ICANN has broadened the background checks in its new top-level domains program to ban companies with a history of consumer fraud from applying for a new gTLD.
The new check in the Applicant Guidebook reads as follows:
a final and legally binding decision obtained by a national law enforcement or consumer protection authority finding that the applicant was engaged in fraudulent and deceptive commercial practices as defined in the Organization for Economic Co-operation and Development (OECD) Guidelines for Protecting Consumers from Fraudulent and Deceptive Commercial Practices Across Borders may cause an application to be rejected. ICANN may also contact the applicant with additional questions based on information obtained in the background screening process.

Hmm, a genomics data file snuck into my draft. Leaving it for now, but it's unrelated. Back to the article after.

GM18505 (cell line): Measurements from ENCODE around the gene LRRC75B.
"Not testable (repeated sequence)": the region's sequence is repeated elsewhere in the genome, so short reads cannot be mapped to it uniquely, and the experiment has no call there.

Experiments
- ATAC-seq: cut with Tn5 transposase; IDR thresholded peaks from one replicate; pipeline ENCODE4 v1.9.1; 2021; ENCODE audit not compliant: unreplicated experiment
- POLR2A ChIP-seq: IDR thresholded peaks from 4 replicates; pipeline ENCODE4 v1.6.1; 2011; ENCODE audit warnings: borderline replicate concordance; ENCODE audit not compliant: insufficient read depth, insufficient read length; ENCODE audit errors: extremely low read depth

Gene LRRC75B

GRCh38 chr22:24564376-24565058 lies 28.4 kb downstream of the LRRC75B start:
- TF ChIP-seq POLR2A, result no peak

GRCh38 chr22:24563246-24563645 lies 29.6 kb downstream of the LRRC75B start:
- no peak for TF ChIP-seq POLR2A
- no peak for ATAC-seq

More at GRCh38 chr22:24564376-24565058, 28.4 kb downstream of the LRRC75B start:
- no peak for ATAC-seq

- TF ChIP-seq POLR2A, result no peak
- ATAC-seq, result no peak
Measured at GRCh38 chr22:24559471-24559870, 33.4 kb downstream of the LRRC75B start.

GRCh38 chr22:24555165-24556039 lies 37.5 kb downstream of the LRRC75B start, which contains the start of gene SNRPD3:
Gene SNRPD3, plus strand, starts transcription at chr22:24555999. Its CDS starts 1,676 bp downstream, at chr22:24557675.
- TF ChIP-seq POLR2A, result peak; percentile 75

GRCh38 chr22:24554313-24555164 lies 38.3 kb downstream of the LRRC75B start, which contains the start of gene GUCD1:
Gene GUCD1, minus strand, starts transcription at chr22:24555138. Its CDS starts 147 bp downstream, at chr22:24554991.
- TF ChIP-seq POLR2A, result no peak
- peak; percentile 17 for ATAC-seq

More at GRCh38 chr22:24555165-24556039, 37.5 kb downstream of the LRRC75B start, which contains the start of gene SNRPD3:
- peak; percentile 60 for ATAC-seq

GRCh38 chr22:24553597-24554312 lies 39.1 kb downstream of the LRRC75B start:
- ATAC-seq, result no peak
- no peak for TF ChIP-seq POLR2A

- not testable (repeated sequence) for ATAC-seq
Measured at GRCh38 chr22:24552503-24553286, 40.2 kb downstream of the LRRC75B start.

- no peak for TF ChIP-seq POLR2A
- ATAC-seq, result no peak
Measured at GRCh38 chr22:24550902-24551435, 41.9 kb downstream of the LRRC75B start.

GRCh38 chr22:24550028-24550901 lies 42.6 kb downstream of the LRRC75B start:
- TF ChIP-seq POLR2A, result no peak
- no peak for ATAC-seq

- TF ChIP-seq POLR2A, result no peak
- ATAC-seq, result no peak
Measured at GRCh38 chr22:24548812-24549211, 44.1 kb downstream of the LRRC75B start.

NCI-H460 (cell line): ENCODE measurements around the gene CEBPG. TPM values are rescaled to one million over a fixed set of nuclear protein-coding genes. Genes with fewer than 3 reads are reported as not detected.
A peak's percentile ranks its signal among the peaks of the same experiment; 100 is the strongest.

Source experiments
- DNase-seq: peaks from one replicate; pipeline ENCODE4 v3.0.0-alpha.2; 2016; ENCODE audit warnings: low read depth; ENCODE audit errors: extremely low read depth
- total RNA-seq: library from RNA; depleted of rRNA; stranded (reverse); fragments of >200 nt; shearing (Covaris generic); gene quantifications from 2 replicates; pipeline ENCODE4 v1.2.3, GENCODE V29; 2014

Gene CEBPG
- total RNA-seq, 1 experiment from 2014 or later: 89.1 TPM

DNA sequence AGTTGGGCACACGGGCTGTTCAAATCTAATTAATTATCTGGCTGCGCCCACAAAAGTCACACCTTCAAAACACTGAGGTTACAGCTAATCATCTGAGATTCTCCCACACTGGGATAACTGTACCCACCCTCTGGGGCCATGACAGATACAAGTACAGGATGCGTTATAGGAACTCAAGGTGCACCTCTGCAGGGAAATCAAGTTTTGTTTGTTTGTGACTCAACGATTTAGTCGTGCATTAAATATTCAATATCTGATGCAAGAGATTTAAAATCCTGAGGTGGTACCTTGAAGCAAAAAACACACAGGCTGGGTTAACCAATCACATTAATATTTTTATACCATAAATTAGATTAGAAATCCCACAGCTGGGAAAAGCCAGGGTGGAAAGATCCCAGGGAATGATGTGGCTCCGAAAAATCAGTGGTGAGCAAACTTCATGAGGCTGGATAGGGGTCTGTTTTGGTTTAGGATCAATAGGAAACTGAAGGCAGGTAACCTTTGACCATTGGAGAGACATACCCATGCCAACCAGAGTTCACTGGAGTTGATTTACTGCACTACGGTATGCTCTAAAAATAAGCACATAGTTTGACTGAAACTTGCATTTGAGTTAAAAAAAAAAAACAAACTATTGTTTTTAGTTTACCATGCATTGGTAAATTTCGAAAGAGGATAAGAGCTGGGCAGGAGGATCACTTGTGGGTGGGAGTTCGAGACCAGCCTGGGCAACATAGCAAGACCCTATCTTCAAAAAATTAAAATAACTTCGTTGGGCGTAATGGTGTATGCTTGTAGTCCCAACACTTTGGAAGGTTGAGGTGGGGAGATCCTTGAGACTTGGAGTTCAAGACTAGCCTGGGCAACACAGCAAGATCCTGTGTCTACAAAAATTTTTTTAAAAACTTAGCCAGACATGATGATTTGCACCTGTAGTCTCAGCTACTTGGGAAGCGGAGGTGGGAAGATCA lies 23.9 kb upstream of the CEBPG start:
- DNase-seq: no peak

The OECD guidelines, which define deceptive practices, were suggested by ICANN’s Governmental Advisory Committee as a way to keep out the fraudsters.
I speculated last week that implementation of such rules could capture Network Solutions and/or VeriSign, due to their dodgy dealings almost a decade ago.
But it appears that the two companies are safe – the wording is such that it likely does not apply to the settlement NetSol made with the Federal Trade Commission which, while legally binding, was explicitly not a “finding” of fact or law.
The Guidebook also now asks applicants to disclose if they have been “disciplined by any government or industry regulatory body for conduct involving dishonesty or misuse of funds of others”. The “industry regulatory body” text is a new insertion.